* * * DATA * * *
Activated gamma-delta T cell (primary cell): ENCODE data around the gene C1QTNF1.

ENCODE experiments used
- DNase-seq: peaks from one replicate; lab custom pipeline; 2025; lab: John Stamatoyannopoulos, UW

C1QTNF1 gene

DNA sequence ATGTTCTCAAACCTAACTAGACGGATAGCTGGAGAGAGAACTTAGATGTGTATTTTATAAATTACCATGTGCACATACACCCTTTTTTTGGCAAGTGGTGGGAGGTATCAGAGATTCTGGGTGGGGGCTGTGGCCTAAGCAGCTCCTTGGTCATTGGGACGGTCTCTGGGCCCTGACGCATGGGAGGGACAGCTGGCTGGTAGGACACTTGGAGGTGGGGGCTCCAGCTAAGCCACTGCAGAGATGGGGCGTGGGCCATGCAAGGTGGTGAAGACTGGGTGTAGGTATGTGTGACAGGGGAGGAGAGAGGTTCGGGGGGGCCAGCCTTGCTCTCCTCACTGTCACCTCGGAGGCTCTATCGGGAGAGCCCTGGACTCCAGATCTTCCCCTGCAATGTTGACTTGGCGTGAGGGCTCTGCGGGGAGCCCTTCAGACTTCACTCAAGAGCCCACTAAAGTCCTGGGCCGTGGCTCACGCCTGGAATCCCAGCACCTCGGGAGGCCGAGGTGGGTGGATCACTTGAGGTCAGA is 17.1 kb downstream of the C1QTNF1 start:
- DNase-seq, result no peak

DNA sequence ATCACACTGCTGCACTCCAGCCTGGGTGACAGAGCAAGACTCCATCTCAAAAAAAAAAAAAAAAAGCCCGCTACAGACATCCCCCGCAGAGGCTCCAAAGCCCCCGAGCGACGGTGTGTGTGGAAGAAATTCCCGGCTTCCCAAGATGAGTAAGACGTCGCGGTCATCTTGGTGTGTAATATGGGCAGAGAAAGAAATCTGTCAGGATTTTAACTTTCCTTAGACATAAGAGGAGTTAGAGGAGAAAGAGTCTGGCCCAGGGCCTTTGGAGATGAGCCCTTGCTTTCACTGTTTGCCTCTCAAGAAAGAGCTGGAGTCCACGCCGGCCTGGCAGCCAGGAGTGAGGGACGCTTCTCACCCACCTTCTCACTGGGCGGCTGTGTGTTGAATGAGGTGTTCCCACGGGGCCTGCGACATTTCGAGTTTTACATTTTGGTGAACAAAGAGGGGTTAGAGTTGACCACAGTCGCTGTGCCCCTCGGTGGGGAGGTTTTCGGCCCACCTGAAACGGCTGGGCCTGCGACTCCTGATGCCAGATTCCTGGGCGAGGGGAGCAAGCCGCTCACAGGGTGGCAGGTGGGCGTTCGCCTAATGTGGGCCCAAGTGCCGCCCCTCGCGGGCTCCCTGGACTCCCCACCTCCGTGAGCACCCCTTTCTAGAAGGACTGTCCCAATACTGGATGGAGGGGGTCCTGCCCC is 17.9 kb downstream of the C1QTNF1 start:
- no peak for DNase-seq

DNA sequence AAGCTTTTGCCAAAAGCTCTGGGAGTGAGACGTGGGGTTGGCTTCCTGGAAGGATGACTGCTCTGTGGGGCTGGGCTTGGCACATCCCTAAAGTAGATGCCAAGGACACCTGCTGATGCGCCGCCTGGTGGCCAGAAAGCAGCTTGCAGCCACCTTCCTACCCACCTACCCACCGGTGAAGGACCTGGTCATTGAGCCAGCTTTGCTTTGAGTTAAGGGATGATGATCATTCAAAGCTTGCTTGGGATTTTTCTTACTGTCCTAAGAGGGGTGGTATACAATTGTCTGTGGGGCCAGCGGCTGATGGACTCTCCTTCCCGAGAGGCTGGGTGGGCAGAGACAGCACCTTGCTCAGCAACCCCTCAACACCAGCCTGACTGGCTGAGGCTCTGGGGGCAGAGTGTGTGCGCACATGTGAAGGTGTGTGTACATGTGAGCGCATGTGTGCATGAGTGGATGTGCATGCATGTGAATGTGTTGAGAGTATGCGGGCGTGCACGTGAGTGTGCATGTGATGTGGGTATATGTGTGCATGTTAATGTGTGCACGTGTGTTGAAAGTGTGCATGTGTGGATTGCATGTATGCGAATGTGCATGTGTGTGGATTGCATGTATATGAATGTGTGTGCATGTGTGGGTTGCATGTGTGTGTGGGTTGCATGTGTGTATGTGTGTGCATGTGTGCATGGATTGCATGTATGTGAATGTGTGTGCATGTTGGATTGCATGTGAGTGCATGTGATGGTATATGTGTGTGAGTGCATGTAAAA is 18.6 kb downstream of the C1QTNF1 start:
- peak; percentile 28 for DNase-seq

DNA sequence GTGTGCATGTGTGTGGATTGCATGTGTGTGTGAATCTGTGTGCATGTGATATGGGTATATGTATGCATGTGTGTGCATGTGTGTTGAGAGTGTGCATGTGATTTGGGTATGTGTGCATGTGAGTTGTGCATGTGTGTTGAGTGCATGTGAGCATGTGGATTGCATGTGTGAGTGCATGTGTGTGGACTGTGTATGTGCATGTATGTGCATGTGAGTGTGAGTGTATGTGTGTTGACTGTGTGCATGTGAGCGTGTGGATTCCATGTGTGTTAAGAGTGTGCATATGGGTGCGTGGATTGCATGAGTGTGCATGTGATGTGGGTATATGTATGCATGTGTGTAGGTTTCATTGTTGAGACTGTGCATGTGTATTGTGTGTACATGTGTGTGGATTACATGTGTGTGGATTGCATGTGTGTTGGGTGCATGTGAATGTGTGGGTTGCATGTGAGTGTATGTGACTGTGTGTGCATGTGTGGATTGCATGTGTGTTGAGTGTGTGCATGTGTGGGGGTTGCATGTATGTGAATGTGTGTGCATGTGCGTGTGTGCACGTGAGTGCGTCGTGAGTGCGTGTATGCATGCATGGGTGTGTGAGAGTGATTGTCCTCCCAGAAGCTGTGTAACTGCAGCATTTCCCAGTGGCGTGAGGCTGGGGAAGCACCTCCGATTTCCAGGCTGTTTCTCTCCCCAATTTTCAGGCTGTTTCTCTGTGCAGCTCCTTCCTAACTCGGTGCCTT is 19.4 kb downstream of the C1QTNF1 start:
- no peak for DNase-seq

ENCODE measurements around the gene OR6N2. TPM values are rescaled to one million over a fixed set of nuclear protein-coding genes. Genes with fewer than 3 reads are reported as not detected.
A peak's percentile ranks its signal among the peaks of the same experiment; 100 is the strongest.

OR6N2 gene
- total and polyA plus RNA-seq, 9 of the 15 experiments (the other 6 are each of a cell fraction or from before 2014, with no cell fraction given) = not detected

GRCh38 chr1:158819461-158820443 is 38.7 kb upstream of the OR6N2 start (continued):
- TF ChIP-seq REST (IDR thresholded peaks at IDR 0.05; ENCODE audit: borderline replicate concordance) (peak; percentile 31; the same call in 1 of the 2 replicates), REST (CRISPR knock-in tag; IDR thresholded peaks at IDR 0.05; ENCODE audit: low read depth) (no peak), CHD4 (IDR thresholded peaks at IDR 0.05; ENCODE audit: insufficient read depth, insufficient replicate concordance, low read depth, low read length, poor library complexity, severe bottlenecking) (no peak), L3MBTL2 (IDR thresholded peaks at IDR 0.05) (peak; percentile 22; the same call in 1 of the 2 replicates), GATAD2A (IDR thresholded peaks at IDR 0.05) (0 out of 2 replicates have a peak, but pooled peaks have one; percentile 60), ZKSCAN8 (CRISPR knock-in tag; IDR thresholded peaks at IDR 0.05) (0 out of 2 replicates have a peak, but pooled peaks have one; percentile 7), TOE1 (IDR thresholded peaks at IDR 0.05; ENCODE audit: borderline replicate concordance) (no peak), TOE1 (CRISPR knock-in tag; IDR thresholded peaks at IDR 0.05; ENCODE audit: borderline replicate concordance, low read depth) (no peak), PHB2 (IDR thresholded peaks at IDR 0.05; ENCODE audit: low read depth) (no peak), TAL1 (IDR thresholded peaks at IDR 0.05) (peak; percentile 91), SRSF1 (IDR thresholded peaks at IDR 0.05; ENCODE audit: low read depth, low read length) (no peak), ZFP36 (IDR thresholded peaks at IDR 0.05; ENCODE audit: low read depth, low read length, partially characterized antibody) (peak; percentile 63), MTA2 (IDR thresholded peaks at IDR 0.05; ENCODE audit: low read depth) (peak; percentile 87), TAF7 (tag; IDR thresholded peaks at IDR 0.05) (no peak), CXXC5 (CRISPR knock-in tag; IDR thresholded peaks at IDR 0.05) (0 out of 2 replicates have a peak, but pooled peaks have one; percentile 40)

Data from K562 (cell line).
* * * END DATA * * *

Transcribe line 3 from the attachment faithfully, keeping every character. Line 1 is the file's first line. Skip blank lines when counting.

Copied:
- DNase-seq: peaks from one replicate; lab custom pipeline; 2025; lab: John Stamatoyannopoulos, UW